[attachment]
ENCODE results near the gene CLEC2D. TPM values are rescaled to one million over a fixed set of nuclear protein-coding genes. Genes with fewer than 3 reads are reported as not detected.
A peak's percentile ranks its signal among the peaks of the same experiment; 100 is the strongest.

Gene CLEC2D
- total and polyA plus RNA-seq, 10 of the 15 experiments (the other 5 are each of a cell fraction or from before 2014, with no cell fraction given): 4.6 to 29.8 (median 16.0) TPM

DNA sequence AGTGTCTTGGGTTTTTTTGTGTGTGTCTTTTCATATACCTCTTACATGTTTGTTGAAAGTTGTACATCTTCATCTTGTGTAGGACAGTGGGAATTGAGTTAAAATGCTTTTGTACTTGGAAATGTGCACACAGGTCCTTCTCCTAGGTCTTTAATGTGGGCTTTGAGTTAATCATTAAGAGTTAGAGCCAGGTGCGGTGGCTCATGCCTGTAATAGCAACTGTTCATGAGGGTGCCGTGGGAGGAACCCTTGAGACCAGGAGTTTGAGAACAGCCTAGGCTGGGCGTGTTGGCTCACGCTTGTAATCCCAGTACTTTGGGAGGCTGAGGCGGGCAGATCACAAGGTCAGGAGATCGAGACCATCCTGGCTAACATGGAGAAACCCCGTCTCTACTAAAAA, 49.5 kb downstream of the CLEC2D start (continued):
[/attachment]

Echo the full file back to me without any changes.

ENCODE results near the gene CLEC2D. TPM values are rescaled to one million over a fixed set of nuclear protein-coding genes. Genes with fewer than 3 reads are reported as not detected.
A peak's percentile ranks its signal among the peaks of the same experiment; 100 is the strongest.

Gene CLEC2D
- total and polyA plus RNA-seq, 10 of the 15 experiments (the other 5 are each of a cell fraction or from before 2014, with no cell fraction given): 4.6 to 29.8 (median 16.0) TPM

DNA sequence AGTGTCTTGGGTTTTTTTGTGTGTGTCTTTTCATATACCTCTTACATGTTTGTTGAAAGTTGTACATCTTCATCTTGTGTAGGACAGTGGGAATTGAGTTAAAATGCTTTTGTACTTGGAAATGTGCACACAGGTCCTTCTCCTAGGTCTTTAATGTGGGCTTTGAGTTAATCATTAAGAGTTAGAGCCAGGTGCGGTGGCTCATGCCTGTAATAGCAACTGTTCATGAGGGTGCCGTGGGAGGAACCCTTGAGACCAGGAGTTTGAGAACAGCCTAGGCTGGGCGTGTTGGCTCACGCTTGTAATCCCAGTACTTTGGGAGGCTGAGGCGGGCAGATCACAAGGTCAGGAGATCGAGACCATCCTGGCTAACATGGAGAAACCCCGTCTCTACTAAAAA, 49.5 kb downstream of the CLEC2D start (continued):